Female Representation in Italy

Let me start by saying that I have no intention of tackling this complex and controversial topic here in this simple blog post, nor do it justice as an outsider who is admittedly new to the country, its culture and its history. I will never be an Italian nor understand fully what it means to be one. What I can say is that the topic is one I’m becoming increasingly interested in and passionate about, in large part due to my partner, Jasmine. Her incredible awareness, understanding, and visions are contagious, and have led to my direct involvement in her community project called Italiane Oggi (or Italians Today). I can’t pretend to be any sort of expert, but I do hope to support these movements’ growth, and continue to support Jasmine however I can.

To introduce with some quick context — the mission behind Jasmine’s growing, interview-based community project is simple: Connect and share the experiences of Italian women from various walks of life, with the simple purpose of inspiring and providing an alternative educational resource for the next generation of Italians.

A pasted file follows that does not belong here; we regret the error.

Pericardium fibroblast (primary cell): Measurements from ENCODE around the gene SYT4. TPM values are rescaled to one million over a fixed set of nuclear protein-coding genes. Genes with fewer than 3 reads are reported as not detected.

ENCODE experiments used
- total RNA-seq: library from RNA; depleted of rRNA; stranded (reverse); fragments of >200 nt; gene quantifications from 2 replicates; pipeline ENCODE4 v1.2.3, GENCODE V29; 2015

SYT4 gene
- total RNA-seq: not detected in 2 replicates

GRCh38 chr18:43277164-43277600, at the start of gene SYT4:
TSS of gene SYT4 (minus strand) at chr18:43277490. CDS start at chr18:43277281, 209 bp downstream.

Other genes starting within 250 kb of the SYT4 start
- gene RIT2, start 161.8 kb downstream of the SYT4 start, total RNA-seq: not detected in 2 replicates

Here’s an example post from @Italiane_Oggi featuring Giovanna, an artist from Cagliari with her project “Grey is Punk” which empowers women to own their natural beauty together (with some badass branding, too):

To share a bit more, this time in the form of a physical event, on May 28 I attended Jasmine’s exhibition at the University of Oxford’s Wadham College entitled ‘Beyond a Bookshop.’ Here, Jasmine showcased the Libreria delle Donne di Milano, the Milan Women’s Bookshop, and the historic legacy of this space as Italy’s first feminist bookshop, and first public space opened specifically for women. Below is a short video documentary created for the event with testimonials from those impacted by the Libreria’s community is some way:

Jasmine, a Masters student in Gender and Women’s Studies at the University, played host to over 40 participants including the coordination of guest speakers all the way from Milan, central to the evening’s discussions.

What struck me as an immediate takeaway was, despite a slight language barrier, Jasmine’s connecting various circles which may have otherwise never overlapped. There were immediate synchronicities and heart-to-heart conversations igniting a spark between men and women both long-involved and new to the movements. It was a powerful and educational evening, and I look forward to seeing what comes next. I’m proud of you, Jasmine.

Here are a few images from the event:

Please don’t hesitate to reach out, or comment below with questions or feedback.

You can follow Italiane Oggi on Instagram here, and the Libreria delle Donne di Milano’s social media here:

Photos by Emma Stevenson Photography.


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